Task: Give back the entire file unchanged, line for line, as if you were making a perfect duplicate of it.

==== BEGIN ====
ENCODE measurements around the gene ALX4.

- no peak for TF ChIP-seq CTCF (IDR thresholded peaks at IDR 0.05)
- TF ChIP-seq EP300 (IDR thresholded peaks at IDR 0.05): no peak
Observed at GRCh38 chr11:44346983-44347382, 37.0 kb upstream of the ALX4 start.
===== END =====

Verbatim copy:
ENCODE measurements around the gene ALX4.

- no peak for TF ChIP-seq CTCF (IDR thresholded peaks at IDR 0.05)
- TF ChIP-seq EP300 (IDR thresholded peaks at IDR 0.05): no peak
Observed at GRCh38 chr11:44346983-44347382, 37.0 kb upstream of the ALX4 start.